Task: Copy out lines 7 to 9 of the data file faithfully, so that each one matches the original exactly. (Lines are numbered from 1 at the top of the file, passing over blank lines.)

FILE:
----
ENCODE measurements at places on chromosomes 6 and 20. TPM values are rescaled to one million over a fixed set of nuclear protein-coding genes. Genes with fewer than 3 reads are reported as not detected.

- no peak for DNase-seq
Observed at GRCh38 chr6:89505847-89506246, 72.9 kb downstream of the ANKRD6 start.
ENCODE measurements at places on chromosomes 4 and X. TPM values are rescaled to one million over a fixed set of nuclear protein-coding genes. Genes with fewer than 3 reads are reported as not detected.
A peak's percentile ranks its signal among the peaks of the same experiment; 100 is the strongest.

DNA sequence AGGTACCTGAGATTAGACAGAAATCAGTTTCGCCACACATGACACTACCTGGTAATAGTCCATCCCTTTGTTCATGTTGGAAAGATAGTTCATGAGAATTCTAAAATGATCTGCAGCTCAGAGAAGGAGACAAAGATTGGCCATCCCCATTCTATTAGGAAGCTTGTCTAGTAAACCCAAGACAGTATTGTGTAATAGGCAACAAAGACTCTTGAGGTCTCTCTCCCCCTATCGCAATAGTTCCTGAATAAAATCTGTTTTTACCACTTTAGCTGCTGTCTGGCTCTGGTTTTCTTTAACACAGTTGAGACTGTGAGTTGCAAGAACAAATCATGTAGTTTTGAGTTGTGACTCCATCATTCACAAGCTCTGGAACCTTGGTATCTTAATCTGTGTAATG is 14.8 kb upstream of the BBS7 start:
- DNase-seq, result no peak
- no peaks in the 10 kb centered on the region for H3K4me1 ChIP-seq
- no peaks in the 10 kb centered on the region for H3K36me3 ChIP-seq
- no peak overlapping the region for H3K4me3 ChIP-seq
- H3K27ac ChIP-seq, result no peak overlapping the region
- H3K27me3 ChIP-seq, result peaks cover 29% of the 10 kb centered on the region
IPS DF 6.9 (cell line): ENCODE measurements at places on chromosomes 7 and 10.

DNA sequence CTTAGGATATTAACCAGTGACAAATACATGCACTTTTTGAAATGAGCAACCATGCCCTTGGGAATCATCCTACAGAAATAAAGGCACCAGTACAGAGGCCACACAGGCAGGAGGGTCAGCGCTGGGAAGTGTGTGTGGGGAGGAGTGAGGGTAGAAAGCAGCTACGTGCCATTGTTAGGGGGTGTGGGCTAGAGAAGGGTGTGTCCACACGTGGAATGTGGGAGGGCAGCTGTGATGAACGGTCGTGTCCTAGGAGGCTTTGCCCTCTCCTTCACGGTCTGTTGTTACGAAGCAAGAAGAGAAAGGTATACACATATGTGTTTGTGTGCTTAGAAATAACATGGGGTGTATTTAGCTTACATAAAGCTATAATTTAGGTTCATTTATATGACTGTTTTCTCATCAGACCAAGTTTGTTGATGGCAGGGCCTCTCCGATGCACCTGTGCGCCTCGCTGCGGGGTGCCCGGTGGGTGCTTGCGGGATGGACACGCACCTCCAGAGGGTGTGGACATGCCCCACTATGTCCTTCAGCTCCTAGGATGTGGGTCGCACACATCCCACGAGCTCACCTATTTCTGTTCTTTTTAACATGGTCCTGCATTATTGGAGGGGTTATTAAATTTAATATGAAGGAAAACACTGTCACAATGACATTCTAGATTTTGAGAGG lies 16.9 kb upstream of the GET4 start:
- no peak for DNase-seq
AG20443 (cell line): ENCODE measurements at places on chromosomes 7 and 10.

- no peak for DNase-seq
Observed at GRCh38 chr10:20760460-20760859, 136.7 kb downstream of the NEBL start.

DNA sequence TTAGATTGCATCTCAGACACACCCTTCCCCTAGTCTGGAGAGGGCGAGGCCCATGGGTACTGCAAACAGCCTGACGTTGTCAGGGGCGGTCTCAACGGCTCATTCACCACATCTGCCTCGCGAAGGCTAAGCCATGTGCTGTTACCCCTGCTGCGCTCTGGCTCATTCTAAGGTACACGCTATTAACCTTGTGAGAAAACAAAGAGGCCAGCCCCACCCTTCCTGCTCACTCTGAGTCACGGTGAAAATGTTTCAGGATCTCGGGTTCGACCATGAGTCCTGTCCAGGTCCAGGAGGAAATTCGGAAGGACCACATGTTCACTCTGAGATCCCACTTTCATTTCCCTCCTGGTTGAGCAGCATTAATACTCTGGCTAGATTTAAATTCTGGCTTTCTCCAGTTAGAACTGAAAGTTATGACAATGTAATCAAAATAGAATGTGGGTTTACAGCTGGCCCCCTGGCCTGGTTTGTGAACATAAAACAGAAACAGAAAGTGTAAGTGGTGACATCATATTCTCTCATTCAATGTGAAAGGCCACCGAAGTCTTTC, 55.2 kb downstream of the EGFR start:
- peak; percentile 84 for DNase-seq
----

- DNase-seq, result no peak
- no peaks in the 10 kb centered on the region for H3K4me1 ChIP-seq
- no peaks in the 10 kb centered on the region for H3K36me3 ChIP-seq